Build Binaries Only Once for Continuous Deployment

What is Build Binaries Only Once?

One of the fundamental principle of Continuous Delivery is Build Binaries Only Once, or in short BBOO. This means that the binary artifacts should be build once, and only once. These artifacts should then be stored in a repository manager, such as a Nexus Repository. Subsequent deploy, test, and release cycles should never attempt to build this binary again and instead reuse this binary. This ensures that the exact same binary has gone through all different test cycles and delivered to the customer.

Several times binaries are rebuilt during each testing phase using a specific tag of the workspace, and considered the same. But that is still different! This might turn out to be the same but that’s more incidental. Its more likely not same because of different environment configurations. For example, development team might be using JDK 8 on their machine and the test/staging might be using JDK 7. There are a multitude reasons because of which the binary artifacts could differ. So it’s very essential to build binaries only once, store them in a repository, and make them go through different test, staging, and production cycle. This increases the overall confidence level of delivery to the customer.

Build Binaries Only Once

This image shows how the binaries are built once during Build stage and stored on Nexus repository. There after, Deploy, Test, and Release stages are only reading the binary from Nexus.

The fact that dev, test, and staging environments differ is a different issue. And we’ll deal with that in a subsequent blog.

How do you setup Build Binaries Only Once?

For now, lets look at the setup:

  1. A Java EE 7 application WAR file is built once
  2. Store in a Nexus repository, or .m2 local repository
  3. Same binary is used for smoke testing
  4. Same binary is used for running full test suite

The smoke test in our case will be just a single test and full suite has four tests. Hopefully this is not your typical setup in terms of the number of tests, but at least you get to see how to setup everything.

Also only two stages of testing, smoke and full but the concept can be easily extended to add other stages. A subsequent blog will show a full blown deployment pipeline.

Lets get started!

  1. Check out a trivial Java EE 7 sample application from This is a typical Java EE application with REST endpoints, CDI beans, JPA entities.
  2. Setup a local Nexus Repository and deploy a SNAPSHOT of the application to it as:

    By default, Nexus repository is configured on localhost:8081/nexus. Note down the host/port if you are using a different combination. Also note down the exact version number that is deployed to Nexus. By default, it will be 1.0-SNAPSHOT.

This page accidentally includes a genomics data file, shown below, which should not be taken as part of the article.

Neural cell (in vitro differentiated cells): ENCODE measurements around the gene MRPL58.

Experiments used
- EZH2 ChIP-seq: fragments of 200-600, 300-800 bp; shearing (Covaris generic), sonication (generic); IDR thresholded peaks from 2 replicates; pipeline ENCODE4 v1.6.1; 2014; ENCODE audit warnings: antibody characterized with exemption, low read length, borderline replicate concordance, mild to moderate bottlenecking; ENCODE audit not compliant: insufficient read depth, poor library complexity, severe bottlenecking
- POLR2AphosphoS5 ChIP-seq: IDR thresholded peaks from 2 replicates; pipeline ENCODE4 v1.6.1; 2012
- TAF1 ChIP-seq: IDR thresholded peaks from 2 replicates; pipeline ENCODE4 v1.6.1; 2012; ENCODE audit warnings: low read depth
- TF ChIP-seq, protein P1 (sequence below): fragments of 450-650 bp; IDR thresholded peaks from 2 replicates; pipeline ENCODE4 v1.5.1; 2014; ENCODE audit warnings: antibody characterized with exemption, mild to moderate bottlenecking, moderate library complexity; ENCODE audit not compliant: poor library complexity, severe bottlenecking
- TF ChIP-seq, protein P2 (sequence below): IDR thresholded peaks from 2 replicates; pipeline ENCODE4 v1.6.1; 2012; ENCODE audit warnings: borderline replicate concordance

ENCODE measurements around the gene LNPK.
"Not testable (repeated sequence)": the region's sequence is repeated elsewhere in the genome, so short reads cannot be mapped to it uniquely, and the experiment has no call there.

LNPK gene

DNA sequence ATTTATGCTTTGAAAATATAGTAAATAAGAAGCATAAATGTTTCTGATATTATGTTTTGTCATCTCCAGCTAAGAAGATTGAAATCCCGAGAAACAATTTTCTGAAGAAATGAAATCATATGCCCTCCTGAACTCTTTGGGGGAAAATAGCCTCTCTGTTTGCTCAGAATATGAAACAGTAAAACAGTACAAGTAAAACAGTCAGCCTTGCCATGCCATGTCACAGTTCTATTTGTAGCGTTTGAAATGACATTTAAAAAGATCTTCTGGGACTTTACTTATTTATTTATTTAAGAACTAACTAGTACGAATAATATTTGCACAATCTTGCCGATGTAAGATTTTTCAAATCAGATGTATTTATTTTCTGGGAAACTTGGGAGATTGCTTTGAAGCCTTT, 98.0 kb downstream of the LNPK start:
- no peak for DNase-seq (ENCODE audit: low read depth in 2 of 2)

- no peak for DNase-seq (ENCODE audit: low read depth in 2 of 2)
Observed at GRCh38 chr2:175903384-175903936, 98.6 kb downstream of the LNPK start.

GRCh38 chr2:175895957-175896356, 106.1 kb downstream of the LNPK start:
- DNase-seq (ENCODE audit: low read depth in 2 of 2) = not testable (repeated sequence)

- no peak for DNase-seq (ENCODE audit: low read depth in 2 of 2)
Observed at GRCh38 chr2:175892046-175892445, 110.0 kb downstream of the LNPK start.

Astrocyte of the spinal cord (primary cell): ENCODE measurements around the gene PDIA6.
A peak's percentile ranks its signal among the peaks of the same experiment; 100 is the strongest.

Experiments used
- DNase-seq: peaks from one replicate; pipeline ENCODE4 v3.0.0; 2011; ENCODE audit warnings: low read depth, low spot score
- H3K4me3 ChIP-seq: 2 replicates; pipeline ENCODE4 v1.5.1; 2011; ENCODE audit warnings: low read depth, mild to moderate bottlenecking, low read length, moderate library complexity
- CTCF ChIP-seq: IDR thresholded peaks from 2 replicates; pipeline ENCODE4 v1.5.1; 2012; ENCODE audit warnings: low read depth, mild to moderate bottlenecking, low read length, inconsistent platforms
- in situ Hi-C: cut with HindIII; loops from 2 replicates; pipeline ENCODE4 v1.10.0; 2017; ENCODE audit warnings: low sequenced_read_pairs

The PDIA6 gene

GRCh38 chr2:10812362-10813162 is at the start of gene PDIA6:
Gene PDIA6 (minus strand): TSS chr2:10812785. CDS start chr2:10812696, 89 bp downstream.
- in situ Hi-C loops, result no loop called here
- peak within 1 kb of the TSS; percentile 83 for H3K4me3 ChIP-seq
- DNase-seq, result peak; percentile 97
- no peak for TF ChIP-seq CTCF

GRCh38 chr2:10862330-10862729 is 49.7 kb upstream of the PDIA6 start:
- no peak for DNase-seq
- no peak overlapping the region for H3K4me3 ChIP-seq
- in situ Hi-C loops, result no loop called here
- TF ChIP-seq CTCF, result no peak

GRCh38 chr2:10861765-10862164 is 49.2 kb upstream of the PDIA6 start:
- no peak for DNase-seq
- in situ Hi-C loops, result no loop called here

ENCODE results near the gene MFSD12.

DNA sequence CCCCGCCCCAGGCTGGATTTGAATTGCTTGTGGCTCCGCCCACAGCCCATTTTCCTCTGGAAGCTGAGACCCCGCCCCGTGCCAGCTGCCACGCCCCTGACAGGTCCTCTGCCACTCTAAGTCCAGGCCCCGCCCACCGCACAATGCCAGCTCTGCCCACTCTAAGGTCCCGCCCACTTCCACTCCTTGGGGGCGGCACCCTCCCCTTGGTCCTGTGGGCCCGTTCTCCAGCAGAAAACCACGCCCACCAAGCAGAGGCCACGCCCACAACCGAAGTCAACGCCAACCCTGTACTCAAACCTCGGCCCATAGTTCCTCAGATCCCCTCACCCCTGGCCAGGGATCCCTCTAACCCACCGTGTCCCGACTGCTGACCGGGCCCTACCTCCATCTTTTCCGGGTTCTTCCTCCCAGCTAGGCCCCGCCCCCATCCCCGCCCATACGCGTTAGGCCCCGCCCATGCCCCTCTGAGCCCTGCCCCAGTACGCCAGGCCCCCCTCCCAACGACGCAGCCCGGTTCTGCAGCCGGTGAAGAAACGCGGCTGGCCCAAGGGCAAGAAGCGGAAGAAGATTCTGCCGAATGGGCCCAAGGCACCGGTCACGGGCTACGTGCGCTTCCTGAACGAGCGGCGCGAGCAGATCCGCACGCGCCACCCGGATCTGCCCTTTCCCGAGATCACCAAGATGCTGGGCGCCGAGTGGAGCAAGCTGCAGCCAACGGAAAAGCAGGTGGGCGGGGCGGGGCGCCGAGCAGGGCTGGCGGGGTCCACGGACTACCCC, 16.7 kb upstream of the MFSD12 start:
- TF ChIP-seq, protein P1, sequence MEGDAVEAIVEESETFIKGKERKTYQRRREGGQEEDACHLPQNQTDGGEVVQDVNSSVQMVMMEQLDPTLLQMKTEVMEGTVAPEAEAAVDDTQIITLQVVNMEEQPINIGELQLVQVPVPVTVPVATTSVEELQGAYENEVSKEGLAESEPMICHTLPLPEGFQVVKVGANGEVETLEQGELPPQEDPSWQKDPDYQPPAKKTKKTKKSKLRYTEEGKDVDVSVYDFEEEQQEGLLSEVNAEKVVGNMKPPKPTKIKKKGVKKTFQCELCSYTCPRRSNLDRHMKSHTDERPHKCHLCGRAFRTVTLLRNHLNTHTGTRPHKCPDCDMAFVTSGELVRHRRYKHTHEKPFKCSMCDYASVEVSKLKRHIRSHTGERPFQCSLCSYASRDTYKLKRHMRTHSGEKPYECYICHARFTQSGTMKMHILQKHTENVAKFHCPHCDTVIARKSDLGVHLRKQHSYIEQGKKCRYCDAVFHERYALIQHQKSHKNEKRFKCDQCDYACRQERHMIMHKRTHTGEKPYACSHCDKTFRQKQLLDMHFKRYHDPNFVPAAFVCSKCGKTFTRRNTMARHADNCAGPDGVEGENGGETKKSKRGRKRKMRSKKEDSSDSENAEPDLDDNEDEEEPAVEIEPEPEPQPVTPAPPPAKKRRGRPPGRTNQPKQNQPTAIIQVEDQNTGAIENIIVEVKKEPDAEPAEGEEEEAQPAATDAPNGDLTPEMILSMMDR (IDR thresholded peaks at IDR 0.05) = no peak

You can also deploy a RELEASE to this Nexus repository as:

    Note down whether you deployed SNAPSHOT or RELEASE.

    In either case, you can also specify -P release Maven profile and sources and javadocs will be attached with the deployment. So if RELEASE is deployed as:

    Then sources and javadocs are also attached.

  3. Check out the test workspace from Make the following changes in this project:
    1. Change nexus-repo property to match the host/port of the Nexus repository. If you used the default installation of Nexus and deployed a RELEASE, then nothing needs to be changed.By default, Nexus has one repository for SNAPSHOTs and another for RELEASEs. The workspace is configured to use RELEASE repository. If you deployed a SNAPSHOT, then “releases” in nexus-repo needs to be changed to “snapshots”to point to the appopriate repository.
    2. Change javaee7-sample-app-version property to match the version of the application deployed to Nexus.
  4. Start WildFly and run smoke tests as:

    This will run all files ending in “SmokeTest”. ShrinkWrap and Arquillian perform the heavy lifting of resolving the WAR file from Nexus and using it for running the tests:

    Running the smoke tests will show the results as:

  5. Run the full tests as:

    This will run all files included in your test suite and will show the results as:

    In both cases, smoke tests and full tests are using the binary that is deployed to Nexus.

Learn more about your toolset for creating this simple yet powerful setup:

arquillian-logo nexus-logowildfly-logo


Here are some other blogs coming in this series:

  • Use a CI server to deploy to Nexus
  • Run tests on WildFly running in a PaaS
  • Add static code coverage and code metrics in testing
  • Build a deployment pipeline


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2 thoughts on “Build Binaries Only Once for Continuous Deployment

  1. I think there is an important point missing. mvn deploy should only happen from a central build server (e.g. CI) to ensure how the artifact is built, with the proper JDK version, perform version tagging etc. Also, a pattern for successful Continuous Delivery is to never work with snapshots (should only be used locally on developer workstations), the build server should tag and version every build since they’re considered a candidate for release.

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